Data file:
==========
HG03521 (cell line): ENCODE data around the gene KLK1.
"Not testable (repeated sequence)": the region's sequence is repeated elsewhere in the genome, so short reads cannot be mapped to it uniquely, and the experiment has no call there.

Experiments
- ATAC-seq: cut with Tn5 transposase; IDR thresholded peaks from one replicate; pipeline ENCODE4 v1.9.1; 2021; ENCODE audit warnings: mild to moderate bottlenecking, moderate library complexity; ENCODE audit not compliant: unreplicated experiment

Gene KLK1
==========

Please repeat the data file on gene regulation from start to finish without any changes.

HG03521 (cell line): ENCODE data around the gene KLK1.
"Not testable (repeated sequence)": the region's sequence is repeated elsewhere in the genome, so short reads cannot be mapped to it uniquely, and the experiment has no call there.

Experiments
- ATAC-seq: cut with Tn5 transposase; IDR thresholded peaks from one replicate; pipeline ENCODE4 v1.9.1; 2021; ENCODE audit warnings: mild to moderate bottlenecking, moderate library complexity; ENCODE audit not compliant: unreplicated experiment

Gene KLK1